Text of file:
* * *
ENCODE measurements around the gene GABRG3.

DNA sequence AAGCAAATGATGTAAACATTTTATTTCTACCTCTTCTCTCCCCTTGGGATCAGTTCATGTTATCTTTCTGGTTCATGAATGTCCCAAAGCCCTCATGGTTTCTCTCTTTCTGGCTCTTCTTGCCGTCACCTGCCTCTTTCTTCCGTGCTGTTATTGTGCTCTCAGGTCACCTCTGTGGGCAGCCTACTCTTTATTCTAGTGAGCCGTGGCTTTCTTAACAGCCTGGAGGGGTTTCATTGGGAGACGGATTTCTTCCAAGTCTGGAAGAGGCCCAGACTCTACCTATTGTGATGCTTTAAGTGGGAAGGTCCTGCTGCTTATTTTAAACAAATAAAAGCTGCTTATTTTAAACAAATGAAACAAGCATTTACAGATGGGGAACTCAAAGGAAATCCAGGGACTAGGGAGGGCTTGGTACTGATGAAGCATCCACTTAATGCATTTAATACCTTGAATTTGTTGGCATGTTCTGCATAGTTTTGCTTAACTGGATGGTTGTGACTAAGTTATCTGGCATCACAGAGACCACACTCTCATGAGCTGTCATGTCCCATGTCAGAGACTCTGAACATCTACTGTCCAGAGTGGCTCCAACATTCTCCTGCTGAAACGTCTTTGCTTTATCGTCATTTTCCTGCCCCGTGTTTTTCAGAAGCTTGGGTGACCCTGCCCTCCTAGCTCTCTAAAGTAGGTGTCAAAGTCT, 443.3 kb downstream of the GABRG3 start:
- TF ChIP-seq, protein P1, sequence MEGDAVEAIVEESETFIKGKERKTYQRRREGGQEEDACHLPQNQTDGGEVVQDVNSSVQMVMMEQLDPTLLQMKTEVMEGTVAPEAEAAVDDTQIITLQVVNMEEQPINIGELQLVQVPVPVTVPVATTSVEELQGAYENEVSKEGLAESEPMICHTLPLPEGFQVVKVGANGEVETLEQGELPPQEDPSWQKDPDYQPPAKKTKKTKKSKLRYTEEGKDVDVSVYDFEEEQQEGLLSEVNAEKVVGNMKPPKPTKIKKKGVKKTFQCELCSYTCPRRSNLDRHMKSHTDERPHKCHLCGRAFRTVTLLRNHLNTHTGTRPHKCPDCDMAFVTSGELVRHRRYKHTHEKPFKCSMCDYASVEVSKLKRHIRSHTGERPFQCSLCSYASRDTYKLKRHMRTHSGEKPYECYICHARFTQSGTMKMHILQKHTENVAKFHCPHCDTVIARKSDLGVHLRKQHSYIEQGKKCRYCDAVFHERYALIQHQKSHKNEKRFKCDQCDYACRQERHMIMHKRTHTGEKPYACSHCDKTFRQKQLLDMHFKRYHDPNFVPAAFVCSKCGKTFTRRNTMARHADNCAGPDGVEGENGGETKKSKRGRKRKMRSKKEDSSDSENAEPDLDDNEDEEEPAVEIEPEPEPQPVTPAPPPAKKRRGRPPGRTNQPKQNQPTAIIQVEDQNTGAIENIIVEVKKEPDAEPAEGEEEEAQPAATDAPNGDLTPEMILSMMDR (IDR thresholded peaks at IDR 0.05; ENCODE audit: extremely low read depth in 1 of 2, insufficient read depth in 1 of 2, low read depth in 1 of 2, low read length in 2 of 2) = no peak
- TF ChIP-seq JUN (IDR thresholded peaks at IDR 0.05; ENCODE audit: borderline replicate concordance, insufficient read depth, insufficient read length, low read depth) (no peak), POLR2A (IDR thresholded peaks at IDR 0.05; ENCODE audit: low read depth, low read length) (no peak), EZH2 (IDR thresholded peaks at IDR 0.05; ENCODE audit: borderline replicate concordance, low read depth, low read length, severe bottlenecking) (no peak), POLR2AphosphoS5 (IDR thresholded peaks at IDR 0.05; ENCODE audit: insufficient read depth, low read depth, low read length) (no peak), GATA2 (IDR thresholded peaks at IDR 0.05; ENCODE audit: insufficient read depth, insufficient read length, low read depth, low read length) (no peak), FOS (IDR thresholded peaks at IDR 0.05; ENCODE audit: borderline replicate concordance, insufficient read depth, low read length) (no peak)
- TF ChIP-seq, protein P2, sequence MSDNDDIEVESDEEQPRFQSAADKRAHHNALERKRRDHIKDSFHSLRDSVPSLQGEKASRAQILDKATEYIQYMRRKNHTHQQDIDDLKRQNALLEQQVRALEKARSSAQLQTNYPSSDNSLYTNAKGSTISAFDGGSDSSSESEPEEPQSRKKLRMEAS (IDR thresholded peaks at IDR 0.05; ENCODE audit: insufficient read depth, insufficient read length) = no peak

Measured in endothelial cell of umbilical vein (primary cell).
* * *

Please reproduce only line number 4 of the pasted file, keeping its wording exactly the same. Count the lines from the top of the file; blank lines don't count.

- TF ChIP-seq JUN (IDR thresholded peaks at IDR 0.05; ENCODE audit: borderline replicate concordance, insufficient read depth, insufficient read length, low read depth) (no peak), POLR2A (IDR thresholded peaks at IDR 0.05; ENCODE audit: low read depth, low read length) (no peak), EZH2 (IDR thresholded peaks at IDR 0.05; ENCODE audit: borderline replicate concordance, low read depth, low read length, severe bottlenecking) (no peak), POLR2AphosphoS5 (IDR thresholded peaks at IDR 0.05; ENCODE audit: insufficient read depth, low read depth, low read length) (no peak), GATA2 (IDR thresholded peaks at IDR 0.05; ENCODE audit: insufficient read depth, insufficient read length, low read depth, low read length) (no peak), FOS (IDR thresholded peaks at IDR 0.05; ENCODE audit: borderline replicate concordance, insufficient read depth, low read length) (no peak)